SEBRING - When June Beish was asked whether she worried during the 23 years that her son, Don, served in the U.S. Navy, she points to her head and says, "See the gray hairs."
Beish, a resident of Lake Placid who said her son still has a contracting job overseas after retiring from the Navy, said that she was thankful during some of that time to have the support of Florida Navy Moms, an organization of mothers who have or had a son or daughter who served or is serving in the Navy.
She said her son not only served in Afghanistan, but he was on the USS Dubuque during efforts to catch pirates near Somalia.
Allana Slager of Sebring, another member, said she's also had some concerns when her son was on active duty and found that support she received through Florida Navy Moms met their needs.
"Only another mom can fully understand what the mom is going through," Slager said. She said her son was injured while helping to respond to a fire onboard a ship.
Every year, the organization holds regional gatherings and a state gathering. This year's state meeting, hosted by Slager, Beish and Donna McAvoy of Labelle, will be from Nov. 8-10 at the Kenilworth Lodge and the Military Sea Services Museum. They have a meet and greet Friday evening at the Kenilworth Lodge and spend the day on Saturday at the museum.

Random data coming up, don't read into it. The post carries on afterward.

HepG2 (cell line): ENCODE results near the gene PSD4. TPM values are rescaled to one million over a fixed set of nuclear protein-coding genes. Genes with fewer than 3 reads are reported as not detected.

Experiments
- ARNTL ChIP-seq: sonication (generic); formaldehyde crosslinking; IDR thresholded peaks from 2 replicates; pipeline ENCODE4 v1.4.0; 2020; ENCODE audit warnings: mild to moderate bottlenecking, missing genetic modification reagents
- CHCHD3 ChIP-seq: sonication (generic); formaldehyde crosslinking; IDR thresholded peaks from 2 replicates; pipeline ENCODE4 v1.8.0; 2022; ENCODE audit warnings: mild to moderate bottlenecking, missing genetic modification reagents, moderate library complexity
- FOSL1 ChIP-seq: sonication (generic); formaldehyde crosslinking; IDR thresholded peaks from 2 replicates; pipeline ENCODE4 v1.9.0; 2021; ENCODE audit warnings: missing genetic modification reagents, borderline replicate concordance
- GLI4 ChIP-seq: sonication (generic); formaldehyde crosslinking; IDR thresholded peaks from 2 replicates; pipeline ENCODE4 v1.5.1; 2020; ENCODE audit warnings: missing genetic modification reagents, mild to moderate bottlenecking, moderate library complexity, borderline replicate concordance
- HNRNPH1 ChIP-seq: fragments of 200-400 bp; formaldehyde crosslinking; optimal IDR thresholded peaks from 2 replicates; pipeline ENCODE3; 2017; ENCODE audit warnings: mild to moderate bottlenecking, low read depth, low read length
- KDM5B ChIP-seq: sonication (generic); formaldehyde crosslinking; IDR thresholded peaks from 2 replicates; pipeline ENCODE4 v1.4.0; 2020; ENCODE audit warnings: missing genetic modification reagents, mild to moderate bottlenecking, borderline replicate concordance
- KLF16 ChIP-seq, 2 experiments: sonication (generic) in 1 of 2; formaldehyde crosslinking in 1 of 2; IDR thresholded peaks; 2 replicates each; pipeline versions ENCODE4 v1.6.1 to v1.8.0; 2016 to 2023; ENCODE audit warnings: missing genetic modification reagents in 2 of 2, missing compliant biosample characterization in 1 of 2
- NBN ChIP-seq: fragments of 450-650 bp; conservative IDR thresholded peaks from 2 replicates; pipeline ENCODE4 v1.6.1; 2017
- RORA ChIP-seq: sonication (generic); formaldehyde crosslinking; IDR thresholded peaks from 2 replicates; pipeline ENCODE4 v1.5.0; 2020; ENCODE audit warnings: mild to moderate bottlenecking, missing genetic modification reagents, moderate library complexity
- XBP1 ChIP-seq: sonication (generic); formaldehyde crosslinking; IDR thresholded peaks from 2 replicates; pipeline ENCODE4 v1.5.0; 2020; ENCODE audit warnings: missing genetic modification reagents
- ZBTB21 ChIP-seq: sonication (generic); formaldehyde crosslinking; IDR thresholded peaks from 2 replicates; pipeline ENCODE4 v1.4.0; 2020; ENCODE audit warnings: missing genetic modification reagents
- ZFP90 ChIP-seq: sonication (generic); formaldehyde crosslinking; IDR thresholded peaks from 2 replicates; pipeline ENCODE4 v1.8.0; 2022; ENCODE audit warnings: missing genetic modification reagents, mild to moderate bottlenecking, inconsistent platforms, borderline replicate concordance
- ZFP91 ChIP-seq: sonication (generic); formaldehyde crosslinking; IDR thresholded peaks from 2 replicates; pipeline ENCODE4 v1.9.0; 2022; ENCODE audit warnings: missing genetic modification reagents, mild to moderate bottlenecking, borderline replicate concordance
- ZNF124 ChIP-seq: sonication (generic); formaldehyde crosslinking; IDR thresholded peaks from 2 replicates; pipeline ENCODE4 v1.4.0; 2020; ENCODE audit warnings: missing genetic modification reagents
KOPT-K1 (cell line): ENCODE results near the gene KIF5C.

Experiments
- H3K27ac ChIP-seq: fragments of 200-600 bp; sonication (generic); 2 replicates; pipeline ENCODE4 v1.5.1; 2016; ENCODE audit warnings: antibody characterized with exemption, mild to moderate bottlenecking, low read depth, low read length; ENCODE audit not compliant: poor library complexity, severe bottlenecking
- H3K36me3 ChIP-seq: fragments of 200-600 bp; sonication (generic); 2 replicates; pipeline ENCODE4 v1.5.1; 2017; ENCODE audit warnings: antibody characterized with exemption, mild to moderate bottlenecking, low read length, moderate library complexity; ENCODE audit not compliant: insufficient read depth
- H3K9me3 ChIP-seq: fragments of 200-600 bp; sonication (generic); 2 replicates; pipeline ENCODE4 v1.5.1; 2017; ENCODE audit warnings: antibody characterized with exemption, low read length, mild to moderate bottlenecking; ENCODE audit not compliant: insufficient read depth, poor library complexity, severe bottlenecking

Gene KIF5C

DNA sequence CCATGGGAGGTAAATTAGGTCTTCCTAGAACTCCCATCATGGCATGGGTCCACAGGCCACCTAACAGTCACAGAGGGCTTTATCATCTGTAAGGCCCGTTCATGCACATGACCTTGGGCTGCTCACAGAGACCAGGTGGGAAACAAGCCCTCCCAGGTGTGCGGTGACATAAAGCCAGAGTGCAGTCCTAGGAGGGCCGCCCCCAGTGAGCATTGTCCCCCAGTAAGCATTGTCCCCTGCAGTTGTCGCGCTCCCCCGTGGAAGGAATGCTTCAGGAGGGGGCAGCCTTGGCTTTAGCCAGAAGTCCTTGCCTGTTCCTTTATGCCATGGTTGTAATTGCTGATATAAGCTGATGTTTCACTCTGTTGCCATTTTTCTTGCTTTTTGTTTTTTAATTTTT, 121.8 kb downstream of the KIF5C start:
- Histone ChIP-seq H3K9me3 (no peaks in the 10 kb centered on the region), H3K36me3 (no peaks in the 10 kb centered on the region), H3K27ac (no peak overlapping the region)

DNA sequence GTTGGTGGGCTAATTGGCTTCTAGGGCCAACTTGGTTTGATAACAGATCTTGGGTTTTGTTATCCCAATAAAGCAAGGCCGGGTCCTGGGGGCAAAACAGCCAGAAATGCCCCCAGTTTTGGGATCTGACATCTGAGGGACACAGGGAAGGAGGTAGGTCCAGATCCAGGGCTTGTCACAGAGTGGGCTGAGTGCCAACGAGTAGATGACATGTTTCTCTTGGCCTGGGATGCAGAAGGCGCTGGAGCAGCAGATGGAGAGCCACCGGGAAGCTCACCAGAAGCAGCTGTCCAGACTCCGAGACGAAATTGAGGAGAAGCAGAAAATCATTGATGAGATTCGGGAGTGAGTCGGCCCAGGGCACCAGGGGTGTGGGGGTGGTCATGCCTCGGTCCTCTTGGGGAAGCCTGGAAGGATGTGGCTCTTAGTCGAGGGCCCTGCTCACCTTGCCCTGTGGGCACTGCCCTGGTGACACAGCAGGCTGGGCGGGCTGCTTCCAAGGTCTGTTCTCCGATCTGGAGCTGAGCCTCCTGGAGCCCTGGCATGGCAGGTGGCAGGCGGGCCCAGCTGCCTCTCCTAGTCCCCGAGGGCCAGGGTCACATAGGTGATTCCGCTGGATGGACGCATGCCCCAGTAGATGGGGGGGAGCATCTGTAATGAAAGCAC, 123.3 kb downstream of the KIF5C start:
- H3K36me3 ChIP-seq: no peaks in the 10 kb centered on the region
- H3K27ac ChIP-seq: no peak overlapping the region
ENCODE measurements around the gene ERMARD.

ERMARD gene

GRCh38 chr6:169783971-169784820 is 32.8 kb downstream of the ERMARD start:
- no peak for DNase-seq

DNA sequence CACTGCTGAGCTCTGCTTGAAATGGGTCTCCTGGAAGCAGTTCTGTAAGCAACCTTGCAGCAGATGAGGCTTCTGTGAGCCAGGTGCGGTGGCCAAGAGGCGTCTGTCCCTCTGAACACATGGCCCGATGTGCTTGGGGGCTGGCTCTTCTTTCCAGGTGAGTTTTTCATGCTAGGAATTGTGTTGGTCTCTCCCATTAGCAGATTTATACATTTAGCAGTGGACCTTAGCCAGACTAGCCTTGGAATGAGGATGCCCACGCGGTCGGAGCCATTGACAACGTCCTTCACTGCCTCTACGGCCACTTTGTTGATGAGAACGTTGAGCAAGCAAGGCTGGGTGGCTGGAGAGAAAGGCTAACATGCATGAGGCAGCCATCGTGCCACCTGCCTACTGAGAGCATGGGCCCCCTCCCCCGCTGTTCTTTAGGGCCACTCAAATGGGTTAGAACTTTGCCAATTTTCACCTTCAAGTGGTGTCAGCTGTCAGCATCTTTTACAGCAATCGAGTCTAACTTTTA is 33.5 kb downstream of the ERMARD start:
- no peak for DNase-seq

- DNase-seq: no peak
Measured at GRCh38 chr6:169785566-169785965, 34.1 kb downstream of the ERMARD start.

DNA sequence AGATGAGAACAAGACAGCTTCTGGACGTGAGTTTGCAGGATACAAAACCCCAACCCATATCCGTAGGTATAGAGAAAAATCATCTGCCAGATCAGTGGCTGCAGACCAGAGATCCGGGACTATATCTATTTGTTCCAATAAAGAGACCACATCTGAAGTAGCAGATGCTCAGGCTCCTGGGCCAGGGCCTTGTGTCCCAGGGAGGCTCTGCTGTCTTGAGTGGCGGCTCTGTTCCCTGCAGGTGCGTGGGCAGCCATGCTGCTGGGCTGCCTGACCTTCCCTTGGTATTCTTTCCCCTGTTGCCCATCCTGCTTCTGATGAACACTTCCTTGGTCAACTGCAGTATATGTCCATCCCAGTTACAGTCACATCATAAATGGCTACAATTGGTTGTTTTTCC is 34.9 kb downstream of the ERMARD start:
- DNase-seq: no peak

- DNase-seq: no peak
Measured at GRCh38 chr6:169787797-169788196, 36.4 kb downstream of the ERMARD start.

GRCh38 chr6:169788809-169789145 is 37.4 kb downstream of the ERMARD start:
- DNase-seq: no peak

On Saturday, they will share stories about their experiences as mothers of sailors, put together care boxes for sailors and have dinner together. They meet for breakfast on Sunday.
Anyone with a son or daughter in the Navy is welcome to attend and can call Beish at (863) 840-2779.
They have mothers from all over the state, from Pensacola to West Palm Beach, they said.
Slager said that although attendance at the meetings has dropped because of the economy, the women support each other all year, whether it be through Facebook, email or telephone conversations.
"We don't know what harm our sons or daughters are going to get into," she said. "We have each other to lean on."
While Beish and Slager's sons are no long sailors, many of the women who attend the meetings or participate on Facebook have children in active duty roles. Beish and Slager said that from their experience they can support those women.
Beish said one of her memorable moments was getting to know a woman whose son was in the Navy and died in a motorcycle accident while off duty. She said the woman belonged to the group at the time her son died.
The group goes beyond just supporting each other as it relates to their children in the Navy.
"Everyone was there (providing support) when my father died," Slager said. "We share everything."
When they have a problem in their lives, she said, other members pray for support for them.